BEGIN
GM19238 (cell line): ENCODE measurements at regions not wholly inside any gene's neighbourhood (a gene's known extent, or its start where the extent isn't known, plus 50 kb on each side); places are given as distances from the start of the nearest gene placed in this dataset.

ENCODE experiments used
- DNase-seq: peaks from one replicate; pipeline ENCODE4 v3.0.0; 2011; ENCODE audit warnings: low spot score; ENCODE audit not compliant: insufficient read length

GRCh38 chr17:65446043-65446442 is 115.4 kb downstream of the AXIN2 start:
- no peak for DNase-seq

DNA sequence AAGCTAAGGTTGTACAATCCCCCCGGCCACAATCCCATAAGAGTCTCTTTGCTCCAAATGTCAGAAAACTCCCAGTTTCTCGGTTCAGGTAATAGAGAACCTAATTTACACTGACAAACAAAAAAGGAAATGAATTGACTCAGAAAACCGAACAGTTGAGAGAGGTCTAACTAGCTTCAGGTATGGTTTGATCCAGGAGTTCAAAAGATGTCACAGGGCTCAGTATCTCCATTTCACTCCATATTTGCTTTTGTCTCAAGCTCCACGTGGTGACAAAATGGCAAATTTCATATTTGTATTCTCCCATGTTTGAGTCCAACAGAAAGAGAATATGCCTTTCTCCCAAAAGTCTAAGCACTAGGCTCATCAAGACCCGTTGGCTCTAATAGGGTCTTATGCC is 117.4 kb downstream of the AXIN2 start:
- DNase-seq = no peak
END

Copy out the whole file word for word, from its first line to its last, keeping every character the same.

GM19238 (cell line): ENCODE measurements at regions not wholly inside any gene's neighbourhood (a gene's known extent, or its start where the extent isn't known, plus 50 kb on each side); places are given as distances from the start of the nearest gene placed in this dataset.

ENCODE experiments used
- DNase-seq: peaks from one replicate; pipeline ENCODE4 v3.0.0; 2011; ENCODE audit warnings: low spot score; ENCODE audit not compliant: insufficient read length

GRCh38 chr17:65446043-65446442 is 115.4 kb downstream of the AXIN2 start:
- no peak for DNase-seq

DNA sequence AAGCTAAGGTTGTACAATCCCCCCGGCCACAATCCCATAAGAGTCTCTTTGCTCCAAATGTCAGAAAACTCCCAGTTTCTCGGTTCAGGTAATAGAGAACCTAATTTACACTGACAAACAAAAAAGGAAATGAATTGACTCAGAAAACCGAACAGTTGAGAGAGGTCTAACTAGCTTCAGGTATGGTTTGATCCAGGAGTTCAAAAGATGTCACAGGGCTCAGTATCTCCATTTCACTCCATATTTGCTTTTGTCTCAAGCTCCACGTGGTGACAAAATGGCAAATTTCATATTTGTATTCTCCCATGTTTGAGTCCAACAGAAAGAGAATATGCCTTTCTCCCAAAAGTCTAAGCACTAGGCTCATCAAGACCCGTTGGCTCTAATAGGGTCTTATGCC is 117.4 kb downstream of the AXIN2 start:
- DNase-seq = no peak